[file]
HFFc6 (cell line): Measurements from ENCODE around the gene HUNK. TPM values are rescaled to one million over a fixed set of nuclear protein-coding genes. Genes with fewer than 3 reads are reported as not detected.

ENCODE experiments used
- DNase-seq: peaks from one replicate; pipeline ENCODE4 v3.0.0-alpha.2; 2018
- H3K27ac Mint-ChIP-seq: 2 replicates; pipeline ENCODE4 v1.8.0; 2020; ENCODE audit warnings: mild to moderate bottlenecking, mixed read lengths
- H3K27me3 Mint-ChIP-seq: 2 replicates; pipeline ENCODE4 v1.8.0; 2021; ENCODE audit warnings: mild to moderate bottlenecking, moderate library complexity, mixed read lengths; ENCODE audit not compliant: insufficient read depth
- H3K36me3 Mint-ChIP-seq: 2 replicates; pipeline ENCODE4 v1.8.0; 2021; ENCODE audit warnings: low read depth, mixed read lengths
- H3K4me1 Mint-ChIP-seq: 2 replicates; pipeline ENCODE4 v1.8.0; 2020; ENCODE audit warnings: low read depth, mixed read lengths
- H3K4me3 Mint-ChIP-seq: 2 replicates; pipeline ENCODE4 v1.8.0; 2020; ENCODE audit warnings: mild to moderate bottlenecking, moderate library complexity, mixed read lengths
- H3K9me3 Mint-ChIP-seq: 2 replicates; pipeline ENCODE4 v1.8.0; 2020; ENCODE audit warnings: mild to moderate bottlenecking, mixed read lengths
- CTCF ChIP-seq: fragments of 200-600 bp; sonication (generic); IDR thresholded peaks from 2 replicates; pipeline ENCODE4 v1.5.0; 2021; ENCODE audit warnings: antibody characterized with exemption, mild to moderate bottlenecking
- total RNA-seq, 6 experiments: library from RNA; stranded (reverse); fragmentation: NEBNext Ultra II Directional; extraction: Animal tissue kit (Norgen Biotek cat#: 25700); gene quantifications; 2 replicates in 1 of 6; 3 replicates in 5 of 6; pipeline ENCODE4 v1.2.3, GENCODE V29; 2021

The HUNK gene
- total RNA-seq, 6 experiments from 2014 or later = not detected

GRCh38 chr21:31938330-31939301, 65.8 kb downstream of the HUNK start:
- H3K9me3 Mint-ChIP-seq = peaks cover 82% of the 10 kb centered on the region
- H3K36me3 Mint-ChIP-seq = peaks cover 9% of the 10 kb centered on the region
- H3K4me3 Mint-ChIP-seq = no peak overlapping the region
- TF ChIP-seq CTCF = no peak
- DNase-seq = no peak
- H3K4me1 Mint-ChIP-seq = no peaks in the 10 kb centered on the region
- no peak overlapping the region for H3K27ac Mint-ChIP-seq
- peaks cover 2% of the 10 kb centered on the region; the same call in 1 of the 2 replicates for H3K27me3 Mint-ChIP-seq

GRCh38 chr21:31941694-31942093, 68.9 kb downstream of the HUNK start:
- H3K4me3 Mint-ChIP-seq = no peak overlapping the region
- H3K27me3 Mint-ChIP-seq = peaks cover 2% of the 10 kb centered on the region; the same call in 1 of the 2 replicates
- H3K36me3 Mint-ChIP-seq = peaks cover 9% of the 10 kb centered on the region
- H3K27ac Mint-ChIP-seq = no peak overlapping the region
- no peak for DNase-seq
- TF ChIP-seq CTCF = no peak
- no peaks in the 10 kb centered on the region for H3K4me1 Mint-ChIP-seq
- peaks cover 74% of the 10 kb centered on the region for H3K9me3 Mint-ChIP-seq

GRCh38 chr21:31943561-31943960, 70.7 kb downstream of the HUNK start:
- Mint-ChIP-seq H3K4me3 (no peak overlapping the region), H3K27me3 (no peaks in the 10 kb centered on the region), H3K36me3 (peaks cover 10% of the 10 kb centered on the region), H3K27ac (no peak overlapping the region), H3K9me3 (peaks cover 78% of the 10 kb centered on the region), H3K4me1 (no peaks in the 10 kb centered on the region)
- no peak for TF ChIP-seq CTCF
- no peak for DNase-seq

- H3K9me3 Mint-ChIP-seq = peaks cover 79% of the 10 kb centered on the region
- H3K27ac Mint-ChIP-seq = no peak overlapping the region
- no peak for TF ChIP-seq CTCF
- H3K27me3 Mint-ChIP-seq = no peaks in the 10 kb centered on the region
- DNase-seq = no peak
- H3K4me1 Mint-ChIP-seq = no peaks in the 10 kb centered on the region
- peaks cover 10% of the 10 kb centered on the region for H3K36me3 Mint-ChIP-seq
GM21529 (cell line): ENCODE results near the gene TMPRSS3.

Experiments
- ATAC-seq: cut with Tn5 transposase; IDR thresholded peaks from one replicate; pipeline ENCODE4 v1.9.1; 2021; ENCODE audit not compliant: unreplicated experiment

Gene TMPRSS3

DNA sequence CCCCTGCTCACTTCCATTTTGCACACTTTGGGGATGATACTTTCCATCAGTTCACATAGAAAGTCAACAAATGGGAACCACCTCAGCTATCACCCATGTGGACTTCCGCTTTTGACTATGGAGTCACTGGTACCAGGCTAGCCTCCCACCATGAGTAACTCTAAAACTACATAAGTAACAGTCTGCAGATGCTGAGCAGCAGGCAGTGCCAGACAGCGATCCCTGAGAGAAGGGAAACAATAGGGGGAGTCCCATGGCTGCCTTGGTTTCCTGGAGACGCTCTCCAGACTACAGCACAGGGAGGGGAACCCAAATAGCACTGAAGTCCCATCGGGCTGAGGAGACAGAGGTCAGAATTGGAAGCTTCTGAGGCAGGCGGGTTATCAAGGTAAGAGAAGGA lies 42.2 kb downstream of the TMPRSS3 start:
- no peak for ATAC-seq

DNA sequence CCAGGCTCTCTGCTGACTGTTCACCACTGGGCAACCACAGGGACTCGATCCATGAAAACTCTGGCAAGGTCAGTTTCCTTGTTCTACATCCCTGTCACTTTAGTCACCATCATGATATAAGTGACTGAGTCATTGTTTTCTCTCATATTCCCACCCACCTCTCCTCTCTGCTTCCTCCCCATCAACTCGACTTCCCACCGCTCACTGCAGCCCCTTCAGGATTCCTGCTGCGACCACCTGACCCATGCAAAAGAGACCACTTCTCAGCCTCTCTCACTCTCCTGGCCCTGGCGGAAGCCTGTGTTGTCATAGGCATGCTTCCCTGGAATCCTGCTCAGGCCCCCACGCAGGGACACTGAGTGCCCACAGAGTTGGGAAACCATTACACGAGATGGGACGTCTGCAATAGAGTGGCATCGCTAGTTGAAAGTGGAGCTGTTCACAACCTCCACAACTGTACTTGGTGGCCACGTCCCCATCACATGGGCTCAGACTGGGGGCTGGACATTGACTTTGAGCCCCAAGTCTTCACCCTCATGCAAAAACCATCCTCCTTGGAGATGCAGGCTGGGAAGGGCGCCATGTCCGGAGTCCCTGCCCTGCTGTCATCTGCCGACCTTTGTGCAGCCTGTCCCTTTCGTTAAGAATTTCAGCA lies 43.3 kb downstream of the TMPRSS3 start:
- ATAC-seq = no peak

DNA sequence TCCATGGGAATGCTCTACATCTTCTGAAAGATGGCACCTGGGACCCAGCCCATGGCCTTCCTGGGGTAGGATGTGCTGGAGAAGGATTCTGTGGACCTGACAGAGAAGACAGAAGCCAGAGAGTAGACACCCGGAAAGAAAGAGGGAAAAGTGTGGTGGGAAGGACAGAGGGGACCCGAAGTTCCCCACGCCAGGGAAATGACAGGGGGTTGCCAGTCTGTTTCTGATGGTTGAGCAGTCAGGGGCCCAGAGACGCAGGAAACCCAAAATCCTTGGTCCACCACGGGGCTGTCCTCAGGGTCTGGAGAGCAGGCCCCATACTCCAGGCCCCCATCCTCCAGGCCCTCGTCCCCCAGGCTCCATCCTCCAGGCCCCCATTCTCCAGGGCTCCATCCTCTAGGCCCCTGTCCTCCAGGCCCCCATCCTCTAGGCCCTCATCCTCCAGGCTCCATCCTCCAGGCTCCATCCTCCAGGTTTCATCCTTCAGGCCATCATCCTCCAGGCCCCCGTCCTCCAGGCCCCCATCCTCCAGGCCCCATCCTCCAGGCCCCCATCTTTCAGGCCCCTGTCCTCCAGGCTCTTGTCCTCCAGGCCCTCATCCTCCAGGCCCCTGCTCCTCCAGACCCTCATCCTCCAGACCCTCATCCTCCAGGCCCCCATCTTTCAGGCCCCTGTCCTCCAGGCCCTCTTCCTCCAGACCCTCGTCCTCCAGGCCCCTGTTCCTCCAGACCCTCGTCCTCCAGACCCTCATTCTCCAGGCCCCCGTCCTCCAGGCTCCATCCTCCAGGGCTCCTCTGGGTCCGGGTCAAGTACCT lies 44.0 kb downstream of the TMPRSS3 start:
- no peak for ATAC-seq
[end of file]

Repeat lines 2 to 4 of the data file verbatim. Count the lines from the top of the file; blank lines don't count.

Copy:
ENCODE experiments used
- DNase-seq: peaks from one replicate; pipeline ENCODE4 v3.0.0-alpha.2; 2018
- H3K27ac Mint-ChIP-seq: 2 replicates; pipeline ENCODE4 v1.8.0; 2020; ENCODE audit warnings: mild to moderate bottlenecking, mixed read lengths